Rachel Grob Ph.D.

Clinical Professor and Senior Scientist, University of Wisconsin-Madison

Rachel is a sociologist whose career, both inside and outside academia, has been devoted to investigating patients' experiences with health and health care, and to involving them in the discourse, policy processes, and institutional arrangements, which impact that care. During the first 15 years of her career, she focused on applied strategies for impact in those domains by working in public health, community development, and patient/health advocacy while at the same time completing a doctorate in sociology. Although her focus for the past decade has shifted towards academic research, she maintains a strong dual commitment to knowledge generation and to the use of that emerging knowledge to create concrete impact for consumers, families, and communities. Her current multiple positions at the University of Wisconsin-Madison (Director of National Initiatives and Clinical Professor in the University's Center for Patient Partnerships; Senior Scientist in the School of Medicine and Public Health's Department of Family Medicine) embody this bridge-building capacity. From this platform, she has pursued a range of research opportunities, applied projects, and team-based endeavors. For example, she is currently the qualitative research lead for the award-winning, internationally-vetted Database of Individual Patient Experience (DIPEx) initiative here in the U.S. and an elected member of the DIPEx International Board of Trustees guiding patient experience work in 12 countries. She serves as PI/co-PI/co-investigator developing some of the USA's first web-based patient experience modules -- on depression in young adults, cancer and precision medicine, and pediatric cancer -- using these methods. She is also the qualitative research lead on federal grants aimed at pioneering methods to reliably elicit patient narratives about their health care encounters as part of large-scale patient experience surveys, and to use these data to inform quality improvement and consumer choice. Past work has focused on patients' experiences with newborn screening, advocacy, low-value care, prenatal care, and other services, and on methods for using patient voices to enhance the performance of the health care system and inform the development of more effective health policy.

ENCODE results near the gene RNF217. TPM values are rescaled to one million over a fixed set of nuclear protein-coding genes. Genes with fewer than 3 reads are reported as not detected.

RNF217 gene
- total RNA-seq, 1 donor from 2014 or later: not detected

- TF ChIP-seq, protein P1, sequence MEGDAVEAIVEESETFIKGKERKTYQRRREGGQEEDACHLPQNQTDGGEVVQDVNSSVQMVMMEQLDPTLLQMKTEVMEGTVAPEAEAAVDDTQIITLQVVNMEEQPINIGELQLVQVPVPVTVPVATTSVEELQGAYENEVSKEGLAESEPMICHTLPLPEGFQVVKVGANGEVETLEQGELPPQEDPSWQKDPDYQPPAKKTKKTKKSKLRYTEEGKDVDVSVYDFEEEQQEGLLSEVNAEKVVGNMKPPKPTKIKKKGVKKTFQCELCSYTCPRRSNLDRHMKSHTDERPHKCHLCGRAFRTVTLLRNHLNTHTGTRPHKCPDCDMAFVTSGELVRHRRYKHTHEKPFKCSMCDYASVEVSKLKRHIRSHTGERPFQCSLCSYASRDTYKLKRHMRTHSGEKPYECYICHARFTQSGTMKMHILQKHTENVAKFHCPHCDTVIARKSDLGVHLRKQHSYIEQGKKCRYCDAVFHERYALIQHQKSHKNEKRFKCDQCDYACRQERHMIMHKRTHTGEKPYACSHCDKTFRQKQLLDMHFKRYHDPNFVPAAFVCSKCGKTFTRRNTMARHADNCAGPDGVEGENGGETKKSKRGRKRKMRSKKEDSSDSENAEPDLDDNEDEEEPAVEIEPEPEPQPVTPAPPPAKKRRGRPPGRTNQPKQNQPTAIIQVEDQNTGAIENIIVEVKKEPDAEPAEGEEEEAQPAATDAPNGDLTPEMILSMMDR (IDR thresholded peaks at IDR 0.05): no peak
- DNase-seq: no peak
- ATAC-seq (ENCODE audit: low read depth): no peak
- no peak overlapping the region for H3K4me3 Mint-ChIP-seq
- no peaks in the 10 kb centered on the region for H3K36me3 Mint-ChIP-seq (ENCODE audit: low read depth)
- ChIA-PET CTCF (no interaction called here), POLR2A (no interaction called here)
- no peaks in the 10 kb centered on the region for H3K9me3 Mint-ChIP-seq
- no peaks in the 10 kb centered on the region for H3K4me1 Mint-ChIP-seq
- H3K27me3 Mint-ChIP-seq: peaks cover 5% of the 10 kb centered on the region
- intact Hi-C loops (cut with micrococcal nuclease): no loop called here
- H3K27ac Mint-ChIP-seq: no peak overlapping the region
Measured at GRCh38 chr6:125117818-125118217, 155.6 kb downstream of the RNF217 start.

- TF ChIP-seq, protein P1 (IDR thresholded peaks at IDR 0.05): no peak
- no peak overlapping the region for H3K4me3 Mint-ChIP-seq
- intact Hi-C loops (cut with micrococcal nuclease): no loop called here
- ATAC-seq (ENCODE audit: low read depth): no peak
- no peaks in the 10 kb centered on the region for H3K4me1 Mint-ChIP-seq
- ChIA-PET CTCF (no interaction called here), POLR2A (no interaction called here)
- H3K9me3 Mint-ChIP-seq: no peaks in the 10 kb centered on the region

Appearances